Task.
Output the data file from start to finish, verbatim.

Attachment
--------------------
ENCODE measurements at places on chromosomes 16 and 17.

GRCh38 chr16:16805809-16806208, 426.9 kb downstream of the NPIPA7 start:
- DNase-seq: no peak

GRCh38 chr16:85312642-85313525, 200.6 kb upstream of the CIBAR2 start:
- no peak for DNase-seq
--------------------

ENCODE measurements at places on chromosomes 16 and 17.

GRCh38 chr16:16805809-16806208, 426.9 kb downstream of the NPIPA7 start:
- DNase-seq: no peak

GRCh38 chr16:85312642-85313525, 200.6 kb upstream of the CIBAR2 start:
- no peak for DNase-seq